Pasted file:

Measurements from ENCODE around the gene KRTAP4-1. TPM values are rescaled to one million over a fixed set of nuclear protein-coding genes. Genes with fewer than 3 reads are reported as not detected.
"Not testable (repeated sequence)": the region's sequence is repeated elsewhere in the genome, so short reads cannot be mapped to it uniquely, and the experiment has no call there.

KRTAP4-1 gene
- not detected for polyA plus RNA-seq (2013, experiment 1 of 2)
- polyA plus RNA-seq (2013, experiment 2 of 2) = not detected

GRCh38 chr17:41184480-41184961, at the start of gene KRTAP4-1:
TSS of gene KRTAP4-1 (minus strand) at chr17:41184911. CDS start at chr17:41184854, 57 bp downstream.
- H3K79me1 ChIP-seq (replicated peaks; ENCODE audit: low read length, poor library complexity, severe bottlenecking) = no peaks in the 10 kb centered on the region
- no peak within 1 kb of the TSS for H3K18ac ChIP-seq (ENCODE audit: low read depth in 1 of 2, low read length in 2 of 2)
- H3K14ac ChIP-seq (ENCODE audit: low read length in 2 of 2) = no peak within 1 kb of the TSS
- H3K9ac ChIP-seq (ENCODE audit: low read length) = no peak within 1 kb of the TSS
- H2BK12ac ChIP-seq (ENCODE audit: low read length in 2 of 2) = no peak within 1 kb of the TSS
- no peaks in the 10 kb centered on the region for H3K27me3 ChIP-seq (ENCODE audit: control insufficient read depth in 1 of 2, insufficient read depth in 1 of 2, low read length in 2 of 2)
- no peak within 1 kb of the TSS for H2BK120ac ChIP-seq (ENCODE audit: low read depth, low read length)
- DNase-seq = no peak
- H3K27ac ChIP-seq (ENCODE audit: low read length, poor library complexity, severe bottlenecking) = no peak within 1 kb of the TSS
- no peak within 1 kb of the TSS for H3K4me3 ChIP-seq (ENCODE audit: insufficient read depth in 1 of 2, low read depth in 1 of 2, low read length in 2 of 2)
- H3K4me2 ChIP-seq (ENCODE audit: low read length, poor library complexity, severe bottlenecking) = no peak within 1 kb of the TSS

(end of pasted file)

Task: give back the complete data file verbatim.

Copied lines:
Measurements from ENCODE around the gene KRTAP4-1. TPM values are rescaled to one million over a fixed set of nuclear protein-coding genes. Genes with fewer than 3 reads are reported as not detected.
"Not testable (repeated sequence)": the region's sequence is repeated elsewhere in the genome, so short reads cannot be mapped to it uniquely, and the experiment has no call there.

KRTAP4-1 gene
- not detected for polyA plus RNA-seq (2013, experiment 1 of 2)
- polyA plus RNA-seq (2013, experiment 2 of 2) = not detected

GRCh38 chr17:41184480-41184961, at the start of gene KRTAP4-1:
TSS of gene KRTAP4-1 (minus strand) at chr17:41184911. CDS start at chr17:41184854, 57 bp downstream.
- H3K79me1 ChIP-seq (replicated peaks; ENCODE audit: low read length, poor library complexity, severe bottlenecking) = no peaks in the 10 kb centered on the region
- no peak within 1 kb of the TSS for H3K18ac ChIP-seq (ENCODE audit: low read depth in 1 of 2, low read length in 2 of 2)
- H3K14ac ChIP-seq (ENCODE audit: low read length in 2 of 2) = no peak within 1 kb of the TSS
- H3K9ac ChIP-seq (ENCODE audit: low read length) = no peak within 1 kb of the TSS
- H2BK12ac ChIP-seq (ENCODE audit: low read length in 2 of 2) = no peak within 1 kb of the TSS
- no peaks in the 10 kb centered on the region for H3K27me3 ChIP-seq (ENCODE audit: control insufficient read depth in 1 of 2, insufficient read depth in 1 of 2, low read length in 2 of 2)
- no peak within 1 kb of the TSS for H2BK120ac ChIP-seq (ENCODE audit: low read depth, low read length)
- DNase-seq = no peak
- H3K27ac ChIP-seq (ENCODE audit: low read length, poor library complexity, severe bottlenecking) = no peak within 1 kb of the TSS
- no peak within 1 kb of the TSS for H3K4me3 ChIP-seq (ENCODE audit: insufficient read depth in 1 of 2, low read depth in 1 of 2, low read length in 2 of 2)
- H3K4me2 ChIP-seq (ENCODE audit: low read length, poor library complexity, severe bottlenecking) = no peak within 1 kb of the TSS